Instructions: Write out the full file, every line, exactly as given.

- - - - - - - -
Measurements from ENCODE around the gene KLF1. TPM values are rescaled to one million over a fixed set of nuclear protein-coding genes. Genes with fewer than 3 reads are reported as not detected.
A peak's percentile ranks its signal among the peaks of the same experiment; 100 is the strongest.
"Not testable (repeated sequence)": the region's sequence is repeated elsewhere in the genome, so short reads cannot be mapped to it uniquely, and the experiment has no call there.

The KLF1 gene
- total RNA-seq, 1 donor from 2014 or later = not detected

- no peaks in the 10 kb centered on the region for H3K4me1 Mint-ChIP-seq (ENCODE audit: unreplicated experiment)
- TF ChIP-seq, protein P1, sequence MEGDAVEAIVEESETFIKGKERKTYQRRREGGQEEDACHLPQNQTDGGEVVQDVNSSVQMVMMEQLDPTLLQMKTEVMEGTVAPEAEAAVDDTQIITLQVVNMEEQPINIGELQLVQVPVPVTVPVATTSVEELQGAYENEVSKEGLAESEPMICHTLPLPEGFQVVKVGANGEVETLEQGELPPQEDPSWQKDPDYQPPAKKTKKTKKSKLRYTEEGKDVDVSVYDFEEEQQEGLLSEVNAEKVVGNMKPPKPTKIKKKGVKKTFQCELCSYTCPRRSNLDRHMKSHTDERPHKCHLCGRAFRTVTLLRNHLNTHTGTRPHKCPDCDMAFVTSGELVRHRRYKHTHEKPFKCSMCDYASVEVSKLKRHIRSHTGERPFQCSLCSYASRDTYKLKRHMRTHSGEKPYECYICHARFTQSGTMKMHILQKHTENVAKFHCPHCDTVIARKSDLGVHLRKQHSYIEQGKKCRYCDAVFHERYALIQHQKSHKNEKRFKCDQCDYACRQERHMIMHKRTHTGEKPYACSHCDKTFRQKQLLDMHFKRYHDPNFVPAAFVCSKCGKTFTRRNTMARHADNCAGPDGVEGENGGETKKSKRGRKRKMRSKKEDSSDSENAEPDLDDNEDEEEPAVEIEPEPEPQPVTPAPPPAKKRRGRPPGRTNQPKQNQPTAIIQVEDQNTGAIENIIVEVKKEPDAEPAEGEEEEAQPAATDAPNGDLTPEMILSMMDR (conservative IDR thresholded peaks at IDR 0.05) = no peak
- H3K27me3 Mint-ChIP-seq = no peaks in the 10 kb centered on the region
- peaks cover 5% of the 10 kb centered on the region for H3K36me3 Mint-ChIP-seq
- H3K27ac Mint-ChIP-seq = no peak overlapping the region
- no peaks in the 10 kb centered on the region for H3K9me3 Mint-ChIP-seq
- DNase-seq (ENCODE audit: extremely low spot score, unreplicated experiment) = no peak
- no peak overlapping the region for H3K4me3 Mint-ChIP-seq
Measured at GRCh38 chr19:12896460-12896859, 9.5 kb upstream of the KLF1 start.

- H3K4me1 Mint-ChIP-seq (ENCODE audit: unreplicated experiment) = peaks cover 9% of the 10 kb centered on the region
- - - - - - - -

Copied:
Measurements from ENCODE around the gene KLF1. TPM values are rescaled to one million over a fixed set of nuclear protein-coding genes. Genes with fewer than 3 reads are reported as not detected.
A peak's percentile ranks its signal among the peaks of the same experiment; 100 is the strongest.
"Not testable (repeated sequence)": the region's sequence is repeated elsewhere in the genome, so short reads cannot be mapped to it uniquely, and the experiment has no call there.

The KLF1 gene
- total RNA-seq, 1 donor from 2014 or later = not detected

- no peaks in the 10 kb centered on the region for H3K4me1 Mint-ChIP-seq (ENCODE audit: unreplicated experiment)
- TF ChIP-seq, protein P1, sequence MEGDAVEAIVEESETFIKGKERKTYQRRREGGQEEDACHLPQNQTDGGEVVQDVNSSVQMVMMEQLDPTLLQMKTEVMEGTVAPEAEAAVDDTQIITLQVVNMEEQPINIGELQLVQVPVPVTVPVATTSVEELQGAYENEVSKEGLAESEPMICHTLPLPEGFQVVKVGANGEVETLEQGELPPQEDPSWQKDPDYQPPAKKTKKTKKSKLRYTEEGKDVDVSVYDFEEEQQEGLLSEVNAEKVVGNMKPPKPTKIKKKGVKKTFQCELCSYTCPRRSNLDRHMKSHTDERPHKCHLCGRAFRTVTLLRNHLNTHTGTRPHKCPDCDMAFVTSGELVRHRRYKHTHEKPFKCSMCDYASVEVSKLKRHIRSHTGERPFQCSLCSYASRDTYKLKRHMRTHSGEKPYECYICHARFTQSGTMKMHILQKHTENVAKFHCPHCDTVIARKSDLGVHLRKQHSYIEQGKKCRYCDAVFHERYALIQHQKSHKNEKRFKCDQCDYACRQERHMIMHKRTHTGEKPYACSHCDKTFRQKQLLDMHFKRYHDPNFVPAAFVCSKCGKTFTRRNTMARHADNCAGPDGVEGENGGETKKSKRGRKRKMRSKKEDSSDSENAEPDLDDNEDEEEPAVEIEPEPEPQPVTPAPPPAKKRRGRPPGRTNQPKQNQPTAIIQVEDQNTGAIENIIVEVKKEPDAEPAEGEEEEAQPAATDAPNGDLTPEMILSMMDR (conservative IDR thresholded peaks at IDR 0.05) = no peak
- H3K27me3 Mint-ChIP-seq = no peaks in the 10 kb centered on the region
- peaks cover 5% of the 10 kb centered on the region for H3K36me3 Mint-ChIP-seq
- H3K27ac Mint-ChIP-seq = no peak overlapping the region
- no peaks in the 10 kb centered on the region for H3K9me3 Mint-ChIP-seq
- DNase-seq (ENCODE audit: extremely low spot score, unreplicated experiment) = no peak
- no peak overlapping the region for H3K4me3 Mint-ChIP-seq
Measured at GRCh38 chr19:12896460-12896859, 9.5 kb upstream of the KLF1 start.

- H3K4me1 Mint-ChIP-seq (ENCODE audit: unreplicated experiment) = peaks cover 9% of the 10 kb centered on the region